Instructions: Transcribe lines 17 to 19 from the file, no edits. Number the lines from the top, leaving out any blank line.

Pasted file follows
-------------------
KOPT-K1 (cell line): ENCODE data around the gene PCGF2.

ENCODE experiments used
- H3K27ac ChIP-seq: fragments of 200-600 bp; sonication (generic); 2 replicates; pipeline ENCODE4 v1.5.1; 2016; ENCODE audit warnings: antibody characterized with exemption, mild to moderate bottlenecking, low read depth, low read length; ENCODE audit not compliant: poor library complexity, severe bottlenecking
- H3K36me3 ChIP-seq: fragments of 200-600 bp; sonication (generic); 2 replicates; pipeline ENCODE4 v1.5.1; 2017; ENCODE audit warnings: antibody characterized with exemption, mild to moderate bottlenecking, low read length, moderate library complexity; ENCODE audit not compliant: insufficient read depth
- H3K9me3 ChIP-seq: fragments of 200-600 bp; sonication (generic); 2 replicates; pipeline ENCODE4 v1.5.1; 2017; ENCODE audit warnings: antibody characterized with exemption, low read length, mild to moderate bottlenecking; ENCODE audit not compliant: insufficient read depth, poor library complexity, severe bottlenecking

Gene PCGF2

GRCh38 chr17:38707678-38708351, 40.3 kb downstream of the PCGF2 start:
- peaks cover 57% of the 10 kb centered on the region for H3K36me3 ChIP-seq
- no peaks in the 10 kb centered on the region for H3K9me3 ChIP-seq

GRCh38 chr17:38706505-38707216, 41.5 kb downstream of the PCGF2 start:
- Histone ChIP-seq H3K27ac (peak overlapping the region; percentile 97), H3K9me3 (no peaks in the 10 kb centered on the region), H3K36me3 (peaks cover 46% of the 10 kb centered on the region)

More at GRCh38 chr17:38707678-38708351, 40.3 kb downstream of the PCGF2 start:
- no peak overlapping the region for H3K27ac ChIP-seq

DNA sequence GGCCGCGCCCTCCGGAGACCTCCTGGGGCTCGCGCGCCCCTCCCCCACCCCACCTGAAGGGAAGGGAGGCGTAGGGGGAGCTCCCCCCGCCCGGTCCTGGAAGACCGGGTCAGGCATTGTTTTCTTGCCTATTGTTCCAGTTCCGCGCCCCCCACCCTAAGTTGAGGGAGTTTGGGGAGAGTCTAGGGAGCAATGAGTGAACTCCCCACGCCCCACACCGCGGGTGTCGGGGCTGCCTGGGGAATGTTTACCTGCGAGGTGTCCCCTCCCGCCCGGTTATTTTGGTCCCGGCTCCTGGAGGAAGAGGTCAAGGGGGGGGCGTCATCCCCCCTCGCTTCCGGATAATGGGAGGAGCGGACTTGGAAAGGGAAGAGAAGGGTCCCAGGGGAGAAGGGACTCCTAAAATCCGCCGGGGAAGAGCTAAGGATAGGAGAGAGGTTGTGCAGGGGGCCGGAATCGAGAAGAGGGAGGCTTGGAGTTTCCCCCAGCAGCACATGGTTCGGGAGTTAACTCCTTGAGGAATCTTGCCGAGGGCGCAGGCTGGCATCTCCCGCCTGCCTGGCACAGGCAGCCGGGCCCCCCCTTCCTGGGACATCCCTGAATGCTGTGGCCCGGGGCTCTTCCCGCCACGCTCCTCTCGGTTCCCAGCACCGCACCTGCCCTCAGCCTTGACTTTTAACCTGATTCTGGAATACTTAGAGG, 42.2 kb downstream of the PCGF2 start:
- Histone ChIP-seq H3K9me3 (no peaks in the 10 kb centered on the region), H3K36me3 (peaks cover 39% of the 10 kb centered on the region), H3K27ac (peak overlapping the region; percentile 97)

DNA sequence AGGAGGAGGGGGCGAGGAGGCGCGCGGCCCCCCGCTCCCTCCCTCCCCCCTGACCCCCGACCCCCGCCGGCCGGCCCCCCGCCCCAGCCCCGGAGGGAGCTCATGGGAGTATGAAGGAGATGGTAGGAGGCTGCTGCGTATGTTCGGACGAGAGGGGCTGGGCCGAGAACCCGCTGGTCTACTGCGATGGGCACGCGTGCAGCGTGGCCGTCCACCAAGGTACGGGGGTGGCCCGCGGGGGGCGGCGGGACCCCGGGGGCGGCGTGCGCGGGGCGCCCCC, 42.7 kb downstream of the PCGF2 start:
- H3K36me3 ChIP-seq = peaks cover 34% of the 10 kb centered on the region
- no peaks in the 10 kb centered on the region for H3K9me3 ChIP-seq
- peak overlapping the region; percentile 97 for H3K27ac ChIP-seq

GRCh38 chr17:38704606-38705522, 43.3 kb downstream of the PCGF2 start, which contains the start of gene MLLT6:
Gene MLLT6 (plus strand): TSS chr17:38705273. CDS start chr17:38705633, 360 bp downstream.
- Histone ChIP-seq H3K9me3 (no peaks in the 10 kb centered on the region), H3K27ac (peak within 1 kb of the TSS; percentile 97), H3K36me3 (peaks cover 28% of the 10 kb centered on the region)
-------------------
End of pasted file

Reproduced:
- H3K36me3 ChIP-seq = peaks cover 34% of the 10 kb centered on the region
- no peaks in the 10 kb centered on the region for H3K9me3 ChIP-seq
- peak overlapping the region; percentile 97 for H3K27ac ChIP-seq